Collective imagination: et al.

Simon Rees

et al., serial_reform_713L (2003), installation view Govett-Brewster Art gallery, New Plymouth

et al., serial_reform_713L (2003), installation view Govett-Brewster Art gallery, New Plymouth

et al., serial_reform_713L (2003), installation view Govett-Brewster Art gallery, New Plymouth

Prime Ministers in Australia and New Zealand rarely have anything to say about the work of artists. Likewise parliamentary debate hardly ever focuses on contemporary art, let alone individual practices. The memorable exceptions to the rule are the furore surrounding the acquisition of Jackson Pollock’s Blue Poles (1952) by the National Gallery of Australia in 1973, the purchase of David Hockney’s A Bigger Grand Canyon (1998) by the NGA in 1999, and the gift of Colin McCahon’s Victory Over Death II (1970) to the same institution by the New Zealand Government in 1978. The latter example sparked debate on both sides of the Tasman about McCahon and his work.

Recently, the selection of the artist collective et al. to represent New Zealand at its national pavilion at the 2005 Venice Biennale provoked a parliamentary and media debate. Despite the rule of “arm’s length funding governance” (common to Creative New Zealand and the Australia Council), in her joint role as Prime Minister of New Zealand and Minister for Arts, Culture and Heritage, Helen Clark publicly criticised the selection.

Like Australia, New Zealand is in an election build-up, so any topic can quickly become controversial. And for a murky set of reasons et al. were made over as public enemy number one by a range of competing parties in politics and the media. The collective’s chief offence seemed to be that Joe journalist and Joe parliamentarian just didn’t get it. Clark, who claimed the arts portfolio on the strength of her love of opera and orchestral music even bowdlerised Ad Reinhardt’s ironical ruby: “I don’t know much about art, but I know I don’t like installation.”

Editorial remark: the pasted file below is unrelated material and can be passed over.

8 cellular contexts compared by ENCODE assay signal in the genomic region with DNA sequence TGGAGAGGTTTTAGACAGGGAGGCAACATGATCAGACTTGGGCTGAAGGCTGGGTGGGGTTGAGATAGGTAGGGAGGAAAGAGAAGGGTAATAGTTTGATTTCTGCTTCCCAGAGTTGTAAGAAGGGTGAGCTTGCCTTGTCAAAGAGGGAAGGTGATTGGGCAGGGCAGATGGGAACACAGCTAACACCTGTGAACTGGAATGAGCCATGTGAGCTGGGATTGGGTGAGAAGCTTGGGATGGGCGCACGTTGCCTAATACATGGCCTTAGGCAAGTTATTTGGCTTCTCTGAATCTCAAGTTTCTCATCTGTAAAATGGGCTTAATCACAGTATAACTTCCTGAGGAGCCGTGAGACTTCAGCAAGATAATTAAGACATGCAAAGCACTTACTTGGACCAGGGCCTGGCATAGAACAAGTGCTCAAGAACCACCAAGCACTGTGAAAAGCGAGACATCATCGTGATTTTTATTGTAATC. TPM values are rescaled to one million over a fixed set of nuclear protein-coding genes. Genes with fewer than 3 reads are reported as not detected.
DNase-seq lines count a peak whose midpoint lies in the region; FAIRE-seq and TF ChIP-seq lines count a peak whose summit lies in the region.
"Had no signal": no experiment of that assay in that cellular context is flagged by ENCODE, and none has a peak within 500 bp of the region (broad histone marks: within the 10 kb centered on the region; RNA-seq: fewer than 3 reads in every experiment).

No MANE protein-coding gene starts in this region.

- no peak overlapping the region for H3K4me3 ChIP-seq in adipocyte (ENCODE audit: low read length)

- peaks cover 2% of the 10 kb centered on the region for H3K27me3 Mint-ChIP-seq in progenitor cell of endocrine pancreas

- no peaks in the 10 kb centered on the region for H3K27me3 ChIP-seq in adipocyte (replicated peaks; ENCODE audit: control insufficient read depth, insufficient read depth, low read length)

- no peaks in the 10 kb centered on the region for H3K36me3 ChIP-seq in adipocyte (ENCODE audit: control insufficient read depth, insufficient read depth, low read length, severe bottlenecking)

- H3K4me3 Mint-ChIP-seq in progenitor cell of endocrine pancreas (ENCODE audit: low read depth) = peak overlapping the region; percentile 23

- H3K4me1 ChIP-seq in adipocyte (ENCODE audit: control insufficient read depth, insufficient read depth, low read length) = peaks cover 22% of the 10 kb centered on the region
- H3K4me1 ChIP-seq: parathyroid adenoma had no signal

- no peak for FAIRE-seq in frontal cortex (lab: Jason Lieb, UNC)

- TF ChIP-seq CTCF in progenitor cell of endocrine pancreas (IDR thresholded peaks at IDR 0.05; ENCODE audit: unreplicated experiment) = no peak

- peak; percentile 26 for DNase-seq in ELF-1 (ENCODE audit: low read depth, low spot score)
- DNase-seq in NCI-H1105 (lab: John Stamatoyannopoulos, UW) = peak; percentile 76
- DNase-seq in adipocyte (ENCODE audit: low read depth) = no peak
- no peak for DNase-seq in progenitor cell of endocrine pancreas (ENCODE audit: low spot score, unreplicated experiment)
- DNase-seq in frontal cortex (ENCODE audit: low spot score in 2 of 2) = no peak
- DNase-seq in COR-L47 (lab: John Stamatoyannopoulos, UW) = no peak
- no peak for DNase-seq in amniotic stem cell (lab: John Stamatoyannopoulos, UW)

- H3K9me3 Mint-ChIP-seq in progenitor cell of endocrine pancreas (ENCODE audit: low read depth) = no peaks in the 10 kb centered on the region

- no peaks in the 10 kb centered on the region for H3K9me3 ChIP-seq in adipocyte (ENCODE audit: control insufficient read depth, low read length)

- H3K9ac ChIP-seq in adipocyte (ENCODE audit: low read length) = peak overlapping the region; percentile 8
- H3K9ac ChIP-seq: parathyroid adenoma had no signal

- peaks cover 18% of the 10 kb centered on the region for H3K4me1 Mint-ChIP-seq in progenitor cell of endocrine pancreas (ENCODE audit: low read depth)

Reading between the lines, what united the antagonists was a belief that any artist going to Venice needed to take on an ambassadorial role for the country’s art and to some extent, the nation. By extension the work in question should possess a healthy and identifiable degree of “representative-ness.” Yet et al. refuse interviews and make conceptual, not representational work. Herein lay the problem.

Et al. is a group of some 25 artists including minerva betts, lionel b., marlene cubewell, merit gröting and p mule. Best known to Australian audiences is contributing artist L budd, who presented work at the Bond Store in The readymade boomerang 1990 Biennale of Sydney. That exhibition concentrated on avant-garde movements and makers, with the focus on Dada and Fluxus providing a rich association for et al.’s practice and their emphasis on group production, installation and performativity. The catalogue entry was illustrated by a diagram that formed a target around a cluster of artists’ names. At the bullseye were listed: Tretchikoff, Norman Rockwell and Andrew Wyeth. This page work, which listed, among others, Pro Hart, was a catalogue of kitsch, eliding L budd’s antecedents and producing dummies, not doppelgangers. And the accompanying essay was an extended textual elision, a poem not prose essay containing every bad-faith idea about art that could be crammed onto a catalogue page. We were none the wiser.